This gaming mouse lets you log into Facebook with your fingerprint

Tt eSports (a division of Thermaltake) has announced a new gaming mouse with a novel addition – a fingerprint sensor built into the side of the peripheral.

The Black FP mouse sports the integrated sensor at the front of the left-hand side of the device, where the thumb of a right-handed person would naturally rest, as you can see in the image above.

Once you’ve run through the software setup, you’ll be able to use your fingerprint for secure biometric, no-hassle logins into Windows, websites, or indeed protected folders on your desktop.

The fingerprint reader is made by Synaptics and Tt eSports notes that it’s a snappy little piece of hardware, taking only a fifth of a second to read your fingerprint and then verify it. The sensor is FIDO compliant and boasts 256-bit AES encryption to ensure the security of your data.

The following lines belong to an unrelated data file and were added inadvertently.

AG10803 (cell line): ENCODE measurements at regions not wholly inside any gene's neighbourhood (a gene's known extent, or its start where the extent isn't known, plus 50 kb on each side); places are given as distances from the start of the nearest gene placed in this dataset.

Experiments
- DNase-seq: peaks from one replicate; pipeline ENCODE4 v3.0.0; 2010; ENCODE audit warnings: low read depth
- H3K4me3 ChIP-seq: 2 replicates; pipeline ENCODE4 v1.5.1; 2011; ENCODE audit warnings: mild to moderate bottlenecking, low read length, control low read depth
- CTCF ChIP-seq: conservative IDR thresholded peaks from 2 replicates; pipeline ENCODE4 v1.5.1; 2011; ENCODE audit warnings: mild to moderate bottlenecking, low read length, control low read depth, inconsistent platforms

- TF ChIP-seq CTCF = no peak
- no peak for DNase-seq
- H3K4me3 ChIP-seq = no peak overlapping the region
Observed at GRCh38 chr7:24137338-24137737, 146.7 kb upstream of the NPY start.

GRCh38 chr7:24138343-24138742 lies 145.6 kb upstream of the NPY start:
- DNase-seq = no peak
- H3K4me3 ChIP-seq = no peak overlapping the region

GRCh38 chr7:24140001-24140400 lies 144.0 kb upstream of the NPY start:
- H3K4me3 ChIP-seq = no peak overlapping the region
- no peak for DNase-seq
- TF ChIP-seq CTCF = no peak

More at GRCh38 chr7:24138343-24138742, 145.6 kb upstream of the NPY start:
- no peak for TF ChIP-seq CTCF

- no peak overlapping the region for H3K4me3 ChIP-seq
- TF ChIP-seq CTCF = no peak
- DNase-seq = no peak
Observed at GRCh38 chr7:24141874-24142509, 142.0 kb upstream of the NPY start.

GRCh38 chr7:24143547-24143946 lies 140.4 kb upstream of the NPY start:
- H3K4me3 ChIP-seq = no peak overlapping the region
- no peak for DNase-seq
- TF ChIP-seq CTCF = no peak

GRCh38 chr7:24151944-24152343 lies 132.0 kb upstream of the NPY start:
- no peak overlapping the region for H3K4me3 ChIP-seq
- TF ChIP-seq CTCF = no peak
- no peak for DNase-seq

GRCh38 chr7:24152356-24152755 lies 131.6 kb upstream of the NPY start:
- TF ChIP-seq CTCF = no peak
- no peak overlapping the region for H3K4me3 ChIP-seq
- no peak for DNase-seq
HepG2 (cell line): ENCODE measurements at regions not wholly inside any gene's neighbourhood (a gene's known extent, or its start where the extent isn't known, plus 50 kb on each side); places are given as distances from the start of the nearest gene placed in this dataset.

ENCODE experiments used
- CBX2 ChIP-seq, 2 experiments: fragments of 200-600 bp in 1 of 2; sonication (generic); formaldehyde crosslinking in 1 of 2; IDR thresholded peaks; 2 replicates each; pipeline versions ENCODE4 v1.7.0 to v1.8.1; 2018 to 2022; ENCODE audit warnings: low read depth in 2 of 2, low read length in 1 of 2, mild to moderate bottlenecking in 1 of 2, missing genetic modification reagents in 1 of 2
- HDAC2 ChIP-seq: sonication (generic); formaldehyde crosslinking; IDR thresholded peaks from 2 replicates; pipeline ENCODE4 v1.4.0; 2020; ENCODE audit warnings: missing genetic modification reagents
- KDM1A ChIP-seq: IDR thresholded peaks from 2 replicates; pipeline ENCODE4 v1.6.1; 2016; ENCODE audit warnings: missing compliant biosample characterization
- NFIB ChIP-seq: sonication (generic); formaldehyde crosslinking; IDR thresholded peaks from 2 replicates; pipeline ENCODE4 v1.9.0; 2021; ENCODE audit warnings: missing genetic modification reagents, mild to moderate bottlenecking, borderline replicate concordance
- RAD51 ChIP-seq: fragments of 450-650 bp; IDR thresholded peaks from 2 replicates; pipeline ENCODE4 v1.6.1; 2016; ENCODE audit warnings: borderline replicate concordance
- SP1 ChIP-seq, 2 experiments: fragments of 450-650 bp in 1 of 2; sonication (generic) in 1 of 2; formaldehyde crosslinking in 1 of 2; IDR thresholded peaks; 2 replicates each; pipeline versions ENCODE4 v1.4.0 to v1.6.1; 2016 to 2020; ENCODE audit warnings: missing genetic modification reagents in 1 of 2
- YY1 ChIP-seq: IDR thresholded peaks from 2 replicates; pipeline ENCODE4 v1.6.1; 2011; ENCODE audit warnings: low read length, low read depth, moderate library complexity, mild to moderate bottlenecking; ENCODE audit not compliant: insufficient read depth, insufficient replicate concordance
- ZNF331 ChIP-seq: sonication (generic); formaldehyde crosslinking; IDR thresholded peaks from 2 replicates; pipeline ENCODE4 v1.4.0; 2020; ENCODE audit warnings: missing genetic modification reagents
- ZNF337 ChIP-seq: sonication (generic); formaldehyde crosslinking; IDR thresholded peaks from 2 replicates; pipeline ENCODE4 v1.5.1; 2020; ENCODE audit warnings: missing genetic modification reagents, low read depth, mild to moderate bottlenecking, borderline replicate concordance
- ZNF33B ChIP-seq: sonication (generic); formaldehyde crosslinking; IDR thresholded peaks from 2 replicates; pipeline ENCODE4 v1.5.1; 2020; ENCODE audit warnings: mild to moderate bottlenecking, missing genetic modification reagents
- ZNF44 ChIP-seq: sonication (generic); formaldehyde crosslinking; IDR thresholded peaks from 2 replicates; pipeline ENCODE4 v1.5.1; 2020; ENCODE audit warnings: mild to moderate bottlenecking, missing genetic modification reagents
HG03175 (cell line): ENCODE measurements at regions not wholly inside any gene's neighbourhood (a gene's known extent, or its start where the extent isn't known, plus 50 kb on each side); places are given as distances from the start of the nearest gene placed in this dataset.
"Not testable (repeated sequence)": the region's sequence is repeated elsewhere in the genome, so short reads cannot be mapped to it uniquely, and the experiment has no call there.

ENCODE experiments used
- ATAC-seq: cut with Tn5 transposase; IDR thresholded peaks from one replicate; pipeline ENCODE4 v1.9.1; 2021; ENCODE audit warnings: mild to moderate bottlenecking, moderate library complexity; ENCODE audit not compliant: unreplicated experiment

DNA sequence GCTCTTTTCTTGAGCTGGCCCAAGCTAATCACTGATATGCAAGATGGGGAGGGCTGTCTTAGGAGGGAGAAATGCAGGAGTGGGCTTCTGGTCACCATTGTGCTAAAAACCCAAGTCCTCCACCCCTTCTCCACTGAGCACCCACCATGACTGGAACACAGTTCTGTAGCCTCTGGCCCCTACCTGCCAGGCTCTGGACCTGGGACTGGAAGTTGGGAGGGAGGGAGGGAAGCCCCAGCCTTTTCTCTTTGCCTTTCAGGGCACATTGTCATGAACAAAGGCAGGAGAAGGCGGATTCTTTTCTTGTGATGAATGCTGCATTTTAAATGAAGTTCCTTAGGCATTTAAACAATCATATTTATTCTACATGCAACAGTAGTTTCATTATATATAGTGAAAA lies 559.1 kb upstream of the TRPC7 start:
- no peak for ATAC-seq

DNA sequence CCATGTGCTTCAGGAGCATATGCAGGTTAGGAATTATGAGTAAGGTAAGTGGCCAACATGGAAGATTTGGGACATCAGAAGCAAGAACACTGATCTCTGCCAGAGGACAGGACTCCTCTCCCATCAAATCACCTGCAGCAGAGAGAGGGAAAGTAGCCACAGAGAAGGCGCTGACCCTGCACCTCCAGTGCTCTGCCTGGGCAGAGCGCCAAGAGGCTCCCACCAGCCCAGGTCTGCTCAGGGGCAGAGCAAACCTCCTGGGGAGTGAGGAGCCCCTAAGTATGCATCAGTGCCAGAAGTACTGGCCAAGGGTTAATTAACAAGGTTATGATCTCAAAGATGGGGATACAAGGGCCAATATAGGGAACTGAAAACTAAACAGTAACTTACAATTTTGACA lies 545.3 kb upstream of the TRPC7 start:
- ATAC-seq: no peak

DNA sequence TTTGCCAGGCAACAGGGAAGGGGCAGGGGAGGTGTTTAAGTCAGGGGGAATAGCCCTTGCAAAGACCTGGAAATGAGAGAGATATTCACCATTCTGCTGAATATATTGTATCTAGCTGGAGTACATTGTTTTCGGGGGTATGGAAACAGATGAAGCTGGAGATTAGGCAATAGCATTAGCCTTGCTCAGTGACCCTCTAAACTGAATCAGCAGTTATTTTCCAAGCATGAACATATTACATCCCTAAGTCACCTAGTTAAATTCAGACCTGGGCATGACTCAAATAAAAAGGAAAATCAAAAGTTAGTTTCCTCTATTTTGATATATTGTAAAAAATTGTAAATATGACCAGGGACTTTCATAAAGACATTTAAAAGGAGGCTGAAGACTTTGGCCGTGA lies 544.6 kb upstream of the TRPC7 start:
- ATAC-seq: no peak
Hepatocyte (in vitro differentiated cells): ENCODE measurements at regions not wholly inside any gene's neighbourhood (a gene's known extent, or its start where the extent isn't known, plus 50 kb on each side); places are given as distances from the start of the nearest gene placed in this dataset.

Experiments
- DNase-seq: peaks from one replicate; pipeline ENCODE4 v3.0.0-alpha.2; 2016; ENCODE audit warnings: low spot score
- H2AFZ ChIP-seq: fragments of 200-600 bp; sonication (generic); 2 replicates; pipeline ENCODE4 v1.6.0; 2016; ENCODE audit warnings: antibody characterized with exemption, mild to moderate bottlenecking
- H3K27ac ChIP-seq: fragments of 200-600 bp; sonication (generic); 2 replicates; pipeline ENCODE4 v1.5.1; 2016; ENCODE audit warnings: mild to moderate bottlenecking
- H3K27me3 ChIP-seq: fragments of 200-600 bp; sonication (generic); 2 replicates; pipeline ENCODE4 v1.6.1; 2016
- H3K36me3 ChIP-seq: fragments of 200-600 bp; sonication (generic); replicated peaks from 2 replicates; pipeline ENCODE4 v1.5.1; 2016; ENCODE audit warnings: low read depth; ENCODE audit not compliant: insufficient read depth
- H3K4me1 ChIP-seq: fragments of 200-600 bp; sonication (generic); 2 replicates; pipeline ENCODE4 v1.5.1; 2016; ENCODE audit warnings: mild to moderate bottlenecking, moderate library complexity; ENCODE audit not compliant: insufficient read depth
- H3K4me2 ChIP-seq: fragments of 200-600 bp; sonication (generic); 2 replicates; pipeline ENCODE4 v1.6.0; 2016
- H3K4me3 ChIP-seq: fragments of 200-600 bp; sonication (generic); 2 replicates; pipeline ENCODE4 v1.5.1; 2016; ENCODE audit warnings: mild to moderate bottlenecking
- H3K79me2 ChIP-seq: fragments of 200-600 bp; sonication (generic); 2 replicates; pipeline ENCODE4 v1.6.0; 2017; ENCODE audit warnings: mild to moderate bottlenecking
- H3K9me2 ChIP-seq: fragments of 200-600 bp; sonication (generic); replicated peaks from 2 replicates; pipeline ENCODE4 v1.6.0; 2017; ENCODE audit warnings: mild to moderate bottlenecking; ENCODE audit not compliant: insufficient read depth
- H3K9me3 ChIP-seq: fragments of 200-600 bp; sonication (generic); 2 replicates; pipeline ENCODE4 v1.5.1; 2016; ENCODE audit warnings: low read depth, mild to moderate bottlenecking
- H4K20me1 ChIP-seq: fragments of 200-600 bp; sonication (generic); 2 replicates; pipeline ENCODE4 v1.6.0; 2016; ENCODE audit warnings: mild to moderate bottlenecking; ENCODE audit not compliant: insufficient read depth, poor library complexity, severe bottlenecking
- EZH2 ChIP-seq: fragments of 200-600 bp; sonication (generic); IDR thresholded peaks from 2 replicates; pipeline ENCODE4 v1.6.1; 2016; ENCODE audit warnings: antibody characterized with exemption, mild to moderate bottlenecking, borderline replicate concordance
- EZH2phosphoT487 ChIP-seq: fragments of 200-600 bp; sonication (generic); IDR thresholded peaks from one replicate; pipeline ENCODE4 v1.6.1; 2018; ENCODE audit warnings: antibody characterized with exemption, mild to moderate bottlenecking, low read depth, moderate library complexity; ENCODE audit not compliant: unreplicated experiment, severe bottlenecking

While there are no overt gaming applications for it right now, the sensor is a solid little extra which will come in handy – and who knows what we’ll see in the pipeline for the future.

Fine tuning 

So what about the rest of the mouse, fingerprint shenanigans aside? The Black FP runs with an Avago 9500 sensor which gives you up to 5,700 dpi in terms of sensitivity, which can be adjusted in increments of 100 dpi – with four programmable dpi profiles which you can switch between on-the-fly.

There are seven buttons on board which are also programmable with various macros, and the main mouse buttons use Omron switches which have a five million click lifespan.

You also get some funky red LED lights positioned strategically around the device, including a bank of four to indicate which dpi profile you’re using.

So what’s the asking price for this rodent and its biometric bonus? It’ll cost you $60 (around £50, AU$80).

Via: Hexus

Darren is a freelancer writing news and features for TechRadar (and occasionally T3) across a broad range of computing topics including CPUs, GPUs, various other hardware, VPNs, antivirus and more. He has written about tech for the best part of three decades, and writes books in his spare time (his debut novel - 'I Know What You Did Last Supper' - was published by Hachette UK in 2013).